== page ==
One of the difficulties followers of Jesus face in our current society is avoiding the consumer mentality. “Let’s go shopping” is the call. We get to buy things and spend money. There is never an end to what we can buy, but unfortunately there is an end to the money we have to spend. Running out of money is a definite downer. We are then driven to figure out how we can get more money. Living the consumer life never brings us satisfaction.
I have been reading through Matthew chapters 5-7, and as I read it occurred to me that Jesus is redirecting his disciples’ way of thinking. Jesus taught his disciples to think differently. He wanted them to put aside self-concerns and focus on the Kingdom of God. Paul restates Jesus’ teaching in Romans 12:1-2,
So here’s what I want you to do, God helping you: Take your everyday, ordinary life – your sleeping, eating, going to work, and walking around life – and place it before God as an offering. Embracing what God does for you is the best thing you can do for him. Don’t become so well-adjusted to your culture that you fit into it without even thinking. Instead, fix your attention on God. You’ll be changed from the inside out. Readily recognize what he wants from you, and quickly respond to it. Unlike the culture around you, always dragging you down to its level of immaturity, God brings the best out of you, develops well-formed maturity in you (The Message).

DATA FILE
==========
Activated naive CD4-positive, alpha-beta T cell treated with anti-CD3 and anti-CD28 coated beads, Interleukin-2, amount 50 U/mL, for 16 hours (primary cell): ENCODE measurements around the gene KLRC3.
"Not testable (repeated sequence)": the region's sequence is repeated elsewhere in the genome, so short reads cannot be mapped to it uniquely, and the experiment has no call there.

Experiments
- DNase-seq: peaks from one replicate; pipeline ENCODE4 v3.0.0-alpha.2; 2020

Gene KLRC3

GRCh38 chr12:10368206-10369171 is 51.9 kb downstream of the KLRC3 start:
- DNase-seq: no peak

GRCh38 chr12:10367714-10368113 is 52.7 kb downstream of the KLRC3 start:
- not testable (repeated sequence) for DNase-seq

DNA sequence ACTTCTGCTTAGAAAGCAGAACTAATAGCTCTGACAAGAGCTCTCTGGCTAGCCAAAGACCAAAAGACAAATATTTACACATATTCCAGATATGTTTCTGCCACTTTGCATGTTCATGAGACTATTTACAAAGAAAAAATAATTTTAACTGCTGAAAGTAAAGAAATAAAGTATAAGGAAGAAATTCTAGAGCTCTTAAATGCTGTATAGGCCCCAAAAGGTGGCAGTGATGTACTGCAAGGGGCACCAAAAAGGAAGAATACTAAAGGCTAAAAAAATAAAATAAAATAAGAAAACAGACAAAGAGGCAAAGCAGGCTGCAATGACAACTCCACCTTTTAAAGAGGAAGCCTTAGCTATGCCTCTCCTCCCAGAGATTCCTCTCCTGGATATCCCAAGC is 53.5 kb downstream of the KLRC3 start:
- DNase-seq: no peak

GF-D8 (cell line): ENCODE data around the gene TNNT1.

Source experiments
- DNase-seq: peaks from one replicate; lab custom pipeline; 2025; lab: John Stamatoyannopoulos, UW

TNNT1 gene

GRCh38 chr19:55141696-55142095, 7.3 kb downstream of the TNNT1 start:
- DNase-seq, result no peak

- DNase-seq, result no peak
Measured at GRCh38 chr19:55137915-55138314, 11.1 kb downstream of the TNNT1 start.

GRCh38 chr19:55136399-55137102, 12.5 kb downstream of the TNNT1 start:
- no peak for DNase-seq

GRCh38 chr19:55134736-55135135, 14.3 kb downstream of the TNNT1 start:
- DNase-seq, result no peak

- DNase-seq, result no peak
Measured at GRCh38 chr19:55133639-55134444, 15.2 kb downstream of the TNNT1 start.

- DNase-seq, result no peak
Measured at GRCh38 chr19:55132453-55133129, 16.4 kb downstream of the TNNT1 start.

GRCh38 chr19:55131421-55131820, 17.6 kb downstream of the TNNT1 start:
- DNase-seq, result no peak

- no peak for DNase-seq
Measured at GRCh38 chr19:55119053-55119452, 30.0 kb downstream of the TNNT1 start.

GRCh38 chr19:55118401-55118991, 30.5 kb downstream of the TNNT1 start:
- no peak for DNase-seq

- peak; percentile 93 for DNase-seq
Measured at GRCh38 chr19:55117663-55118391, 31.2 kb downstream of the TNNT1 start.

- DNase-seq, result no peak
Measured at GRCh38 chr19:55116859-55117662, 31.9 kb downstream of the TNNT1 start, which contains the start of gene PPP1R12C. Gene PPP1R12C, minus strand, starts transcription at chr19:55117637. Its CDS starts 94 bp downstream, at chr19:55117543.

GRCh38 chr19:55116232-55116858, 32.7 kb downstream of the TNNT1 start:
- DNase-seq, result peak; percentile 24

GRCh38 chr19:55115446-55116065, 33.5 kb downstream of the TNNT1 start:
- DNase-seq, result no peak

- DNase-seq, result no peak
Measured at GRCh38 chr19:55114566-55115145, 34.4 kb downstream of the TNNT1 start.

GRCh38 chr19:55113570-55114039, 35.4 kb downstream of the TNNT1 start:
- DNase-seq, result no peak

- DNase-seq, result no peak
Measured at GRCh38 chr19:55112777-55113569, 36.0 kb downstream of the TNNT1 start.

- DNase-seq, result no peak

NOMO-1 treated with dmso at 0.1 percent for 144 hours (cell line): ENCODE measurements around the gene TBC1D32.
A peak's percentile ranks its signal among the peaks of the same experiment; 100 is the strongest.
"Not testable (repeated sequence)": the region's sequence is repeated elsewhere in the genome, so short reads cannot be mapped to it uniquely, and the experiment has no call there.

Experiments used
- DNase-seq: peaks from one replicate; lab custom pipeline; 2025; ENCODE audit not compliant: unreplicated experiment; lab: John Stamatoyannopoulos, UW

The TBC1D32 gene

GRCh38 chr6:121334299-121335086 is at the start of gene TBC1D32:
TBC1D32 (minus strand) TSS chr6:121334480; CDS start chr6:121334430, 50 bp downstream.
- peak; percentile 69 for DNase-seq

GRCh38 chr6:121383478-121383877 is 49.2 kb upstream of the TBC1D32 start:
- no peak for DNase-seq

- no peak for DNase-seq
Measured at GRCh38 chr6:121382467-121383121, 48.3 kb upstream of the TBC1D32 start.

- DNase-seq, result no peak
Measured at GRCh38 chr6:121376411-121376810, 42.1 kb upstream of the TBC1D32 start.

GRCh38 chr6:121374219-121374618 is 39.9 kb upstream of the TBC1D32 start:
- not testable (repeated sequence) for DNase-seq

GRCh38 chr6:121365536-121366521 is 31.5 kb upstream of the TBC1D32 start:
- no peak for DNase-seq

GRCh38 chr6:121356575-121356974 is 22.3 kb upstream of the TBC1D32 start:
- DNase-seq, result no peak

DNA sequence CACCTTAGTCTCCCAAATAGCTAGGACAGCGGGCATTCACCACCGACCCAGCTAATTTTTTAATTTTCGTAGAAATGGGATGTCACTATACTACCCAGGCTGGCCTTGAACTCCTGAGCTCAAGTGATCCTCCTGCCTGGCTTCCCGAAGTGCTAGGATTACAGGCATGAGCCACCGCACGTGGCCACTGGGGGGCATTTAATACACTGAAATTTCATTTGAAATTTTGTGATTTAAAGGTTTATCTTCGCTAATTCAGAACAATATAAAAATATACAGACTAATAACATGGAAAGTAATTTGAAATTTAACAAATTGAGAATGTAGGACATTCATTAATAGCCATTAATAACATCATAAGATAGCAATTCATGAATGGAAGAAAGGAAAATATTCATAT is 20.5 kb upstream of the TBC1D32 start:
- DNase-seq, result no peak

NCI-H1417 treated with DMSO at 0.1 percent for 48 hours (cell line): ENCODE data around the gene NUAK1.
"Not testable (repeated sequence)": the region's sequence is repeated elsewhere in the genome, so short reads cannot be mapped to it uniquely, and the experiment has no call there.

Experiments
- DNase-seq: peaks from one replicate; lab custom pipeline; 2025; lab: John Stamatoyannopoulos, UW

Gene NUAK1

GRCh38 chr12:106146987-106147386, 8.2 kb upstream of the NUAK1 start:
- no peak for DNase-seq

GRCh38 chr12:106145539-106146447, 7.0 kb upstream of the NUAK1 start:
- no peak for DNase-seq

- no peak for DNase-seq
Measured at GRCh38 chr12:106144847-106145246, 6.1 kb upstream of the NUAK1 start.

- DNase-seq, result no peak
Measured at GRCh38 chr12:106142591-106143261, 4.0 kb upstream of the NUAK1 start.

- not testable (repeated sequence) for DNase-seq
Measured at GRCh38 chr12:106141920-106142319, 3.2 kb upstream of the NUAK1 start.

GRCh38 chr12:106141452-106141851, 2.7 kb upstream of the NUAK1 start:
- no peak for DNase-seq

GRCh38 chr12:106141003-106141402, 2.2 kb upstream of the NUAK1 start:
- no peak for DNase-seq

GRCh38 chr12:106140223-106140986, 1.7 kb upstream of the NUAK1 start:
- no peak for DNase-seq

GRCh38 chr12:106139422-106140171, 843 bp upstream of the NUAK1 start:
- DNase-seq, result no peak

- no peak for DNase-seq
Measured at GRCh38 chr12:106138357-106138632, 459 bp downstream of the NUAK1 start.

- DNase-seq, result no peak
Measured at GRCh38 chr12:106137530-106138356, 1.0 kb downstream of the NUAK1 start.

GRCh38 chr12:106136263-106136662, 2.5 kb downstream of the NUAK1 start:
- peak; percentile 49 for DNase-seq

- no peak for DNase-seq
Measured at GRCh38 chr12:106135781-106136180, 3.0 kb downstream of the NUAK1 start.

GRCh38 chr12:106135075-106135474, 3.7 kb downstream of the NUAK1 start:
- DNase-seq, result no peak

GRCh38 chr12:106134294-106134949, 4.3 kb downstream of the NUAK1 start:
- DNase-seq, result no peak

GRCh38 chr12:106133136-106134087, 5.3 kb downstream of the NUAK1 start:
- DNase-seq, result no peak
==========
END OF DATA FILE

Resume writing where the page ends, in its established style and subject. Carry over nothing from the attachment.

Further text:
If we allow him, Jesus will change our way of thinking. He will transform our minds. Let me recap what Paul is saying. We should take everything about our lives and place it before God as an offering. Then we should humbly accept what he has done for us. Our way of thinking is not about what we can do for him, but what he has done for us. So with a heart of gratitude, we fix our attention on him, and receive the new way of thinking that he works into us. This allows us to do what he sets before us without distraction. The result, “God brings the best out of you, develops well-formed maturity in you.”
The WWJD (What Would Jesus Do?) movement was to encourage Christian to look to Jesus in our decision making.I always felt that since Jesus is God, I was going to fall very short of what he would do.In Matthew chapter 6, Jesus gives his disciples clear directions as to what they should do.It is quite a challenge for us mere mortals.